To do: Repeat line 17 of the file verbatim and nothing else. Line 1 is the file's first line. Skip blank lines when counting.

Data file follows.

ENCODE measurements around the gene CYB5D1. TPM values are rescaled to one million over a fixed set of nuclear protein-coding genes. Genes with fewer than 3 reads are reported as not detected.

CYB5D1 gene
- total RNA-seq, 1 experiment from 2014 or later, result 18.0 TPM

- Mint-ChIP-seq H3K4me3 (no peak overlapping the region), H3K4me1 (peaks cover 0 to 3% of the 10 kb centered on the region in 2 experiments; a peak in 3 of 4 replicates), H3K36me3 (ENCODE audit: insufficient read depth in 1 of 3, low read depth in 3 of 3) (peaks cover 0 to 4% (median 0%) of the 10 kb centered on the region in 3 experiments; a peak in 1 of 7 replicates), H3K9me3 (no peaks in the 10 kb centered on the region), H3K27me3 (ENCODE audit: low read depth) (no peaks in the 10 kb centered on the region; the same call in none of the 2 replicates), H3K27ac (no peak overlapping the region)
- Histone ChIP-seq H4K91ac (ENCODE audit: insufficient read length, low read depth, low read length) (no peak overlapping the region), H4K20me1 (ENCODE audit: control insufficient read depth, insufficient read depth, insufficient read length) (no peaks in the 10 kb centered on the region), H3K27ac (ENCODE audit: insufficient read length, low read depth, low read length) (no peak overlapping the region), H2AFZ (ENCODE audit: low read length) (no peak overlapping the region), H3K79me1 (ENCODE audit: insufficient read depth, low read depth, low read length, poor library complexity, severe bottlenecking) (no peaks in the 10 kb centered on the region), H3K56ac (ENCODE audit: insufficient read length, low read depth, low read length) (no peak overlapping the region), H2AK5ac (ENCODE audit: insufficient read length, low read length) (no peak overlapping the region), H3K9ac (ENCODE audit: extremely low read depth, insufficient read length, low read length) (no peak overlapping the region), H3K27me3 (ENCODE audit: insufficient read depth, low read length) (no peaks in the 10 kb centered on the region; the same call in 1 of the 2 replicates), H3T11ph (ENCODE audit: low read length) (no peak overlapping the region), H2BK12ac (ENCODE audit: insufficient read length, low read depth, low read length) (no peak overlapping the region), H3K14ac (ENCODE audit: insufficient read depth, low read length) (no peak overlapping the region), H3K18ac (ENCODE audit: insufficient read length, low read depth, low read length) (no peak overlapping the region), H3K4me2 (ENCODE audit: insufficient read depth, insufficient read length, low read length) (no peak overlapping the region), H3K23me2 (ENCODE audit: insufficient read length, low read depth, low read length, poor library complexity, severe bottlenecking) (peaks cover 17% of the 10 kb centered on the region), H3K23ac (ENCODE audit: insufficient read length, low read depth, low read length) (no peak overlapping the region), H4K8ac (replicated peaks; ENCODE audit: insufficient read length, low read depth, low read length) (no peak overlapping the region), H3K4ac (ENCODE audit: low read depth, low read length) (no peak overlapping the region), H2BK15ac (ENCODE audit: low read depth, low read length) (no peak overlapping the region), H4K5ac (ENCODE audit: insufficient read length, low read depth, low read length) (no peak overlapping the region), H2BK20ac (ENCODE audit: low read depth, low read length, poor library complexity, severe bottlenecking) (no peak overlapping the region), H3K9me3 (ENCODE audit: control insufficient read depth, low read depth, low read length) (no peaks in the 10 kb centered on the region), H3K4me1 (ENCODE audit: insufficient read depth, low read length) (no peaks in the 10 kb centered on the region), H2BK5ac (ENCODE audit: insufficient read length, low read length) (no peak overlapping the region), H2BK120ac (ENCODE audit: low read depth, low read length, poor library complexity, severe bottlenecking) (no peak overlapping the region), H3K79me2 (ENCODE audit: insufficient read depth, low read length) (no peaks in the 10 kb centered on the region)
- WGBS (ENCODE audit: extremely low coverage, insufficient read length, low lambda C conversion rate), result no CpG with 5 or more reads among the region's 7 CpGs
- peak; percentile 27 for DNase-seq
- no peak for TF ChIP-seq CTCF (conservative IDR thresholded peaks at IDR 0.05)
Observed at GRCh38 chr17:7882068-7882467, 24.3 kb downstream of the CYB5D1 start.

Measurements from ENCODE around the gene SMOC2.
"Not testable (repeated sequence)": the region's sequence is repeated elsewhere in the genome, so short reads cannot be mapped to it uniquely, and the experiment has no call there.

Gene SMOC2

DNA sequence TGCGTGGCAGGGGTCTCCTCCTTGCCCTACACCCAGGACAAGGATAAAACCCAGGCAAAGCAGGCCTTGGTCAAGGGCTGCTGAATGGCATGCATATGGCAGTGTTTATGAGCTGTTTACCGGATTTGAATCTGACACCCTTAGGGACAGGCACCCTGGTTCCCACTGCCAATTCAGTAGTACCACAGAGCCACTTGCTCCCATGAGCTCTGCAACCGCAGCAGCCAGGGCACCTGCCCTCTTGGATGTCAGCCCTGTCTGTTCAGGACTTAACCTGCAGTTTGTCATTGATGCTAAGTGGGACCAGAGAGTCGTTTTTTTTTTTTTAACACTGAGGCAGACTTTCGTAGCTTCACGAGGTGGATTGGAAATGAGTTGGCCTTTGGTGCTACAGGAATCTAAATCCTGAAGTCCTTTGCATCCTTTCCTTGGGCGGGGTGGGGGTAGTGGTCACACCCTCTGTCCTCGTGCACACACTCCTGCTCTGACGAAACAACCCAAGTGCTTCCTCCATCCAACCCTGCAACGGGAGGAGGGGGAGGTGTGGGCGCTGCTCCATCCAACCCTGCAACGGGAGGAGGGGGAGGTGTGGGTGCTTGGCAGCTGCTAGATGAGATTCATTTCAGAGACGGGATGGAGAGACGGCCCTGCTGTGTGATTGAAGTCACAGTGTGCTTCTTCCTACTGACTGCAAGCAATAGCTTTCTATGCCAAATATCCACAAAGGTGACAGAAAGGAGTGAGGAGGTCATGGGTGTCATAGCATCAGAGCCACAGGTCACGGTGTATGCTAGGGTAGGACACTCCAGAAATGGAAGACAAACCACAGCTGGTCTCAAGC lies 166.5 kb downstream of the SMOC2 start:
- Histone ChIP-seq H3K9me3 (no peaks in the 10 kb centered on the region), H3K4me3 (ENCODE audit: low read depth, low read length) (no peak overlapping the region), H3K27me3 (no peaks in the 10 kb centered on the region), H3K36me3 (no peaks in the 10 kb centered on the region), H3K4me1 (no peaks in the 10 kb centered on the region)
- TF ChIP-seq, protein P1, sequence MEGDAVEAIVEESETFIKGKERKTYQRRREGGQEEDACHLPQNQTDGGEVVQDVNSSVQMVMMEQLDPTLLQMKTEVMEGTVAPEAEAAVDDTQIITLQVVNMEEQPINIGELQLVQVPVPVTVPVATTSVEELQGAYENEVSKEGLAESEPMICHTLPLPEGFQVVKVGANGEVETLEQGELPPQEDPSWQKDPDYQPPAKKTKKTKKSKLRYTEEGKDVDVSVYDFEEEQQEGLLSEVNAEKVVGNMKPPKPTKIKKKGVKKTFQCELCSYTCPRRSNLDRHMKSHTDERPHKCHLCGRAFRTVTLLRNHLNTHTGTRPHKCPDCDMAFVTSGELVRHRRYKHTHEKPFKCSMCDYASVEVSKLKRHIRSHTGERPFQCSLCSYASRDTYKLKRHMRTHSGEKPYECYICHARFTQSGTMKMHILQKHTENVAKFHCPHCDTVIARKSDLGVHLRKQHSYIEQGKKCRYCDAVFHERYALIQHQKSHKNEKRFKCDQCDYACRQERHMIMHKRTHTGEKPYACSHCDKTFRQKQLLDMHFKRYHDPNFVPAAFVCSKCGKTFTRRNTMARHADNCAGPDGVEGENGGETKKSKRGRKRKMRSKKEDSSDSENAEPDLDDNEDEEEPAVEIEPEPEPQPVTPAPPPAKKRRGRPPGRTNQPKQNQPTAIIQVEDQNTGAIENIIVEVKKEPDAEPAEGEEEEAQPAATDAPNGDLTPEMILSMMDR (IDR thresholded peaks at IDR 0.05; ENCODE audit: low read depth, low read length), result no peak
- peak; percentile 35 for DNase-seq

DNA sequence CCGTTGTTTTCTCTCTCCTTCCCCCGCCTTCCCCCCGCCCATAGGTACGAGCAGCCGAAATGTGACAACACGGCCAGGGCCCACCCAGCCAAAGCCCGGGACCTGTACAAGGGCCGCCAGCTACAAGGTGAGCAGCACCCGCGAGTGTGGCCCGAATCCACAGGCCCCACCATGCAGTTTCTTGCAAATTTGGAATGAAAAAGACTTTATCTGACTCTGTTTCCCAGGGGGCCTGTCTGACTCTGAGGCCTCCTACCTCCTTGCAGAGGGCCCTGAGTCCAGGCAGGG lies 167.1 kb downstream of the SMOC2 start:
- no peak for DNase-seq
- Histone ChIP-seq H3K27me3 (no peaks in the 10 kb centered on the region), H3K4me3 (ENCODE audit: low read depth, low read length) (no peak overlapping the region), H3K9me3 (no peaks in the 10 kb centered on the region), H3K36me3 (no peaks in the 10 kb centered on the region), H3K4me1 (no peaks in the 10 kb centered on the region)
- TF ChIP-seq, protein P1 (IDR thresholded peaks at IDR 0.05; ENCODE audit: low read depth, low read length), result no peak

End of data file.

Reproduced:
DNA sequence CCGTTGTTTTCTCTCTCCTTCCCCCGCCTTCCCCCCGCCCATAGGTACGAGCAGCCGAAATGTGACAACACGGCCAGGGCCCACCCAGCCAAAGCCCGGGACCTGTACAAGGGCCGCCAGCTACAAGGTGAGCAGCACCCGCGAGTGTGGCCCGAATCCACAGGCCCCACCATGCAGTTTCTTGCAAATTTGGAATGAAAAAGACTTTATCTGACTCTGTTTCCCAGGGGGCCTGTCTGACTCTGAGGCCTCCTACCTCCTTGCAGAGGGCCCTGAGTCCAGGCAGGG lies 167.1 kb downstream of the SMOC2 start: